A Love Story from HarryLou
Sometime in 2017 I received a surprising gift of a small book of Pablo Neruda’s love poems. The gift was from someone who has a history of support and generous gifts but the book of poems was quite uncharacteristic and I was delighted.
Ricardo Eliécer Neftalí Reyes Basoalto was born in Chile in 1904. He began writing poetry at the age of thirteen, later legally changed his name to Pablo Neruda and in 1971 received the Nobel Prize for Literature. Neruda was known as the poet-diplomat. He was active in the Chilean Communist party, served in many diplomatic positions and died in 1973 during the overthrow of the democratically elected government of his friend Salvador Allende in a brutal military coup. The coup was backed by the United States CIA and lead by General Agusto Pinochet who remained the Dictator of Chile for 17 years.
Although I was familiar with Neruda’s significant love for his homeland and its people and his suspected—but still not conclusively proven—murder during Chile’s coup, I had never delved into his poetry. The gift of the lovely, small book with its pink and metallic copper cover excited me and led me to wonder, first, who was this woman who Neruda showered with his love poems.
Following are the second and third stanzas from Neruda’s poem Night on the Island:
Perhaps very late
Our dreams joined at the top or at the bottom,
up above like branches moved by a common wind,
down below like red roots that touch.
Perhaps your dream
drifted from mine
and through the dark sea
was seeking me
when you did not yet exist,
when without sighting you
I sailed by your side,
and your eyes sought
bread, wine, love, and anger—
I heap upon you
because you are the cup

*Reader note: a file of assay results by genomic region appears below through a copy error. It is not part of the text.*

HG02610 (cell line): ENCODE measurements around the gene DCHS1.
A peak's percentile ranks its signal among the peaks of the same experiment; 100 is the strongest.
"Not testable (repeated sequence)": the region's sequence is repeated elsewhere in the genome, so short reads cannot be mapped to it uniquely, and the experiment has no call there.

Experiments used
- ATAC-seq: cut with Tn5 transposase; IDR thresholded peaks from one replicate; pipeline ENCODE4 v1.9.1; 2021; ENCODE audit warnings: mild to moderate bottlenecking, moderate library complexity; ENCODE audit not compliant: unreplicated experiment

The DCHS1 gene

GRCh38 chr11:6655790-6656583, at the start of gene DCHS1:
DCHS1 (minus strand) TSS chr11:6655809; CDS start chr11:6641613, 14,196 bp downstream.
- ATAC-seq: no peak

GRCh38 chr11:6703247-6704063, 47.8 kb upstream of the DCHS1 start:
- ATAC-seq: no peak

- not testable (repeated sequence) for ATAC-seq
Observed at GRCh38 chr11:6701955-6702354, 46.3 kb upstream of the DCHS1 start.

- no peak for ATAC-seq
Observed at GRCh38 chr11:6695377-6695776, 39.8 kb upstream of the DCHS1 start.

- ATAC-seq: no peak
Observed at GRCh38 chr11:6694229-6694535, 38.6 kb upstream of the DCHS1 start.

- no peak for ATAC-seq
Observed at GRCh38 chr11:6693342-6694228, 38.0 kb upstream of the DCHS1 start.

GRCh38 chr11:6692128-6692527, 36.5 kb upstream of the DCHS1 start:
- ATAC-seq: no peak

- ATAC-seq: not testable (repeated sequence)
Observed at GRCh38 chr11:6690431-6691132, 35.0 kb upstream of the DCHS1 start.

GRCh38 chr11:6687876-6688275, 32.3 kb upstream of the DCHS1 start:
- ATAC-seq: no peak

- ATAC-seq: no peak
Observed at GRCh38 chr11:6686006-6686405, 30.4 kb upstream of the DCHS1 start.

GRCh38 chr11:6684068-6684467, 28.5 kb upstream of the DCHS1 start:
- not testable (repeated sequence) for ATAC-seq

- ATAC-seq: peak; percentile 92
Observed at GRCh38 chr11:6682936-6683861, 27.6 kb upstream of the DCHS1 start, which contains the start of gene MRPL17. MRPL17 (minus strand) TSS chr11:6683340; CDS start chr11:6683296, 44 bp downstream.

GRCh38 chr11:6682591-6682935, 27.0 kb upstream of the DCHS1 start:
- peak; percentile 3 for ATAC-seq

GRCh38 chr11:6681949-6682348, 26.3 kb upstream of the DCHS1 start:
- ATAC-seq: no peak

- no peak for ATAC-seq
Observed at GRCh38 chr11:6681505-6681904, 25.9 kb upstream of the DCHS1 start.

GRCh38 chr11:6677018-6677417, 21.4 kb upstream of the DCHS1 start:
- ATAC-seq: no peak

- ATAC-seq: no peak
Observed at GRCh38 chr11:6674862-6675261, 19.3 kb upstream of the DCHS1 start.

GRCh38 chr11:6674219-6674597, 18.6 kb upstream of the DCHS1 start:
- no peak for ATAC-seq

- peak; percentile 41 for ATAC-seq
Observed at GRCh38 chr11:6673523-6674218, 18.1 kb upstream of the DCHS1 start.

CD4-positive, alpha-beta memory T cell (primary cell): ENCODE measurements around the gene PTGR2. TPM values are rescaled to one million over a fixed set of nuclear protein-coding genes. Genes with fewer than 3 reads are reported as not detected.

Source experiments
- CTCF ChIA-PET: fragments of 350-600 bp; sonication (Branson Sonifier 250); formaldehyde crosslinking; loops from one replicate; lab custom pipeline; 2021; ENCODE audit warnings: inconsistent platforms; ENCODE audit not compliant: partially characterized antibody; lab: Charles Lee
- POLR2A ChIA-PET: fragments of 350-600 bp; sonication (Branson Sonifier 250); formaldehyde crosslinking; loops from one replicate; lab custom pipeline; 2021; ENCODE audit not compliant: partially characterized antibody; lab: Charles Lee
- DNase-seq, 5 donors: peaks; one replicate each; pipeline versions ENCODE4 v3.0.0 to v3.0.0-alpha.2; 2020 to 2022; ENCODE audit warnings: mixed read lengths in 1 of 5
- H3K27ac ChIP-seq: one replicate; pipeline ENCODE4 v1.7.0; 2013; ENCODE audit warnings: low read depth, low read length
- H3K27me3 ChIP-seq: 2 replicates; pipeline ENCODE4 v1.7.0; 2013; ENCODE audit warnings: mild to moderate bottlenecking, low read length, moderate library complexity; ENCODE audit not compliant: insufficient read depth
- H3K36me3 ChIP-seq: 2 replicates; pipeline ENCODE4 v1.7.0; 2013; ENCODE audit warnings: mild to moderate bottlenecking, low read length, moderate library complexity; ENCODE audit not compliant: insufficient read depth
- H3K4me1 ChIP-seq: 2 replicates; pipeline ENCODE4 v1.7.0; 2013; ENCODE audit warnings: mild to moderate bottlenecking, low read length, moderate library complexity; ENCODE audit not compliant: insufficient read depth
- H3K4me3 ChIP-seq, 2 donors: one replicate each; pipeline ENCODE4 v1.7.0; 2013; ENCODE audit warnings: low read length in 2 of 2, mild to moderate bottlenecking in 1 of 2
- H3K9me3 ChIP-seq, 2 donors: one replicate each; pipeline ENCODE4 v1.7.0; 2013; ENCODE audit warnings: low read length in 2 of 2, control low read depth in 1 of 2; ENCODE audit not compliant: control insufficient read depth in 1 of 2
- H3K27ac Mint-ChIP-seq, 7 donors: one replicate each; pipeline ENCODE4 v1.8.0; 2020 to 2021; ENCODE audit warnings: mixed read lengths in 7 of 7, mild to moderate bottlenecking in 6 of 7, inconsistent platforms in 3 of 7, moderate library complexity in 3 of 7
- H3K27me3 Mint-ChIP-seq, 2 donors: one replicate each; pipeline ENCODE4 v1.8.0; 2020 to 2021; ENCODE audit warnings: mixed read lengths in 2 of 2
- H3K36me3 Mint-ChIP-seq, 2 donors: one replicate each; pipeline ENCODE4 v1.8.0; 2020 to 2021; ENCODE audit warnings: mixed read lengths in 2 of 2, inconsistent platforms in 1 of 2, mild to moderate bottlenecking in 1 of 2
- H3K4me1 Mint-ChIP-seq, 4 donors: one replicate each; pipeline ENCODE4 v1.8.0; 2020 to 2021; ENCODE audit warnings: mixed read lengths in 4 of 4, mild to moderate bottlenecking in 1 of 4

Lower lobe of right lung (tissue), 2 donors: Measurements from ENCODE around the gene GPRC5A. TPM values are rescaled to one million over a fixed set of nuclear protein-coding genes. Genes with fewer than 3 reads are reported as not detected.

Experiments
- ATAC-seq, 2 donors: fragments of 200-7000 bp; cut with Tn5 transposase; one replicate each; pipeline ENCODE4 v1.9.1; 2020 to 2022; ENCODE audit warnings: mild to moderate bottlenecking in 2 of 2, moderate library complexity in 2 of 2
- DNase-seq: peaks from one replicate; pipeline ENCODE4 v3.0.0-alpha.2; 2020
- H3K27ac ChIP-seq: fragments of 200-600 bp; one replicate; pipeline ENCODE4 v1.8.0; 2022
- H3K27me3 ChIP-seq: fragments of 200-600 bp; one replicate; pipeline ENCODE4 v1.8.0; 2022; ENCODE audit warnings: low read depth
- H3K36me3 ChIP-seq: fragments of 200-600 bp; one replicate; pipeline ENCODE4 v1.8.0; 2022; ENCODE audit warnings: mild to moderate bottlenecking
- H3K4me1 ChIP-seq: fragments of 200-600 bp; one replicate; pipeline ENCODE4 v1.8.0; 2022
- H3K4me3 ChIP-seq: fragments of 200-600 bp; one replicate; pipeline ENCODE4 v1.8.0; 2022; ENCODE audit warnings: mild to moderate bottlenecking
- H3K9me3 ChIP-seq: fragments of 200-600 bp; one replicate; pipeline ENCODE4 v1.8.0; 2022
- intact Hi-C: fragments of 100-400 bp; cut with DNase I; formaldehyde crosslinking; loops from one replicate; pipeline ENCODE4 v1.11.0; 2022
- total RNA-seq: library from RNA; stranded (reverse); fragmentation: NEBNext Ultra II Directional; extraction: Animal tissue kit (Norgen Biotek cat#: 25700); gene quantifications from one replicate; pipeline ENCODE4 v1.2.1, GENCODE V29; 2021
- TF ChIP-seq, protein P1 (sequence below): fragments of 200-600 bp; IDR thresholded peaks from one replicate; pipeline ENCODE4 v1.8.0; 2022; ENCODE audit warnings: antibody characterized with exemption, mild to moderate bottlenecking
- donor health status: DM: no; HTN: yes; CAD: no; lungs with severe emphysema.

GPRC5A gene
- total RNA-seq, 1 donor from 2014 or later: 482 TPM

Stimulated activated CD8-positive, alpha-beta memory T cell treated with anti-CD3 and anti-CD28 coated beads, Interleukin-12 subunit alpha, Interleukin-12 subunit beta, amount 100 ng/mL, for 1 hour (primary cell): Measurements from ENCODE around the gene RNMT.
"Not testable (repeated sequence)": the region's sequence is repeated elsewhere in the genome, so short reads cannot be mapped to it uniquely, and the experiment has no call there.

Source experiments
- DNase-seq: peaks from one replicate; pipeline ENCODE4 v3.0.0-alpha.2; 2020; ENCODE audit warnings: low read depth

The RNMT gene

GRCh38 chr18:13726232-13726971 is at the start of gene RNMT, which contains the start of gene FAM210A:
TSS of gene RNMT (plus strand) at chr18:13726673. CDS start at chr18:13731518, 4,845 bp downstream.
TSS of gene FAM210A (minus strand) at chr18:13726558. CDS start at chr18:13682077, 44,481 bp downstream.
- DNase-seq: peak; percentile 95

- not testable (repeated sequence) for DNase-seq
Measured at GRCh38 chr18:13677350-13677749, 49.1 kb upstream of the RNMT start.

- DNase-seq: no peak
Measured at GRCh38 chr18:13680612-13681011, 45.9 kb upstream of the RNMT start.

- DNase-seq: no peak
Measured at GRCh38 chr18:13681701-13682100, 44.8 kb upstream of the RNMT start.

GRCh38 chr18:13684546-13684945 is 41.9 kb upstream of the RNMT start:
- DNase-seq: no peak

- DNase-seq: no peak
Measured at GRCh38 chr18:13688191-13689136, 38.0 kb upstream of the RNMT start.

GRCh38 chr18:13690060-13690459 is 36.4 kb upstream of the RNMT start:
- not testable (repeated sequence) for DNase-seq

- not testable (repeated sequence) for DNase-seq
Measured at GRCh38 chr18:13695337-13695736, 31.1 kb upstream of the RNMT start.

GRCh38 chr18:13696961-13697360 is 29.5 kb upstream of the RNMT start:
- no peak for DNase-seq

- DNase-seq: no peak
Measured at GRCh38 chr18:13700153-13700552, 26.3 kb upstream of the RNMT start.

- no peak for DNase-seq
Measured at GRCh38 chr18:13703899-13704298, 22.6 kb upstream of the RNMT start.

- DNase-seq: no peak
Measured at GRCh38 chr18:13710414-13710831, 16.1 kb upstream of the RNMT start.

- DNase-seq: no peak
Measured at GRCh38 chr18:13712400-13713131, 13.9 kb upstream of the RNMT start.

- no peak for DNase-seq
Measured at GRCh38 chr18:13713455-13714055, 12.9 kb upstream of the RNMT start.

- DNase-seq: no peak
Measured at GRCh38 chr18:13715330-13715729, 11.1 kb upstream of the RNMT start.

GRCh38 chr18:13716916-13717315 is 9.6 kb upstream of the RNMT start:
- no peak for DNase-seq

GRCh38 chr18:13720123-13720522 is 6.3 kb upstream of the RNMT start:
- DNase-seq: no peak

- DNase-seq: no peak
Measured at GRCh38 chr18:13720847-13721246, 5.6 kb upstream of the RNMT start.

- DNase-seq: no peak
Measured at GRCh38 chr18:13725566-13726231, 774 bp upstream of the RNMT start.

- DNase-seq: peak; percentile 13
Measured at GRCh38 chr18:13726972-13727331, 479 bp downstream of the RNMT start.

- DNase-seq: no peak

that was waiting for the gifts of my life.
I found a used book online, My Life with Pablo Neruda, by Matilde Urrutia, his lover, muse, wife and widow with whom he had shared the last twenty-two years of his life. A musician and teacher when she encounters Neruda, Urrutia was not an experienced writer but drawing from her journals, she was compelled to tell the story of her love and life with Neruda and the aftermath of the coup. She became despised by the new government and exiled in her own country.
Before I returned to the love poems, I immersed myself in Matilde’s story, pulled in by her direct and unassuming conversational way. For a moment, far away in time, I lived the complications, joys and heartbreak of their time together, even becoming intimate with their houses filled with the fine and everyday objects that Neruda loved and collected.
As I was falling in love with Neruda, a chance visit for a summer weekend by a young friend gave me another gift. When thanking me for the visit, she sent me a CD—Neruda by Luciana Souza—in which Souza sets 11 Neruda poems to music. I listened and kept the liner notes near my morning coffee spot and grew to love these poems. Four additional Neruda books came my way for Christmas that year. Ode to Common Things contains earthy and profound reflections inspired by Neruda’s robust and tender love of common things. Ode to the table, Ode to the chair, Ode to a pair of socks, for instance, are some of the poems I read to our good friend, not a reader of poetry, but a sensitive handyman and fixer of anything broken.
When I find in poetry or literature something expressed that is akin to my relationship to nature and my experience of the phenomenological world, I sometimes memorialize the experience and a moment in my personal history, by giving titles to the work which are lines or phrases from a particular passage.
Tomorrow will come on its green footsteps is a phrase from Neruda’s Sonnet 49, one of the poems sung by Luciana Souza. The entire line reads Tomorrow will come on its green footsteps; no one can stop the river of the dawn. This beautiful line has inspired the title for a new cycle of works, beginning with a series of small watercolors entitled Tomorrow will come on its green footsteps.
Image above (detail repeated):
Tomorrow will come on its green footsteps #2, 2018
Watercolor on Sennelier paper, 18 x 4 in.
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Additional works from the series can be seen at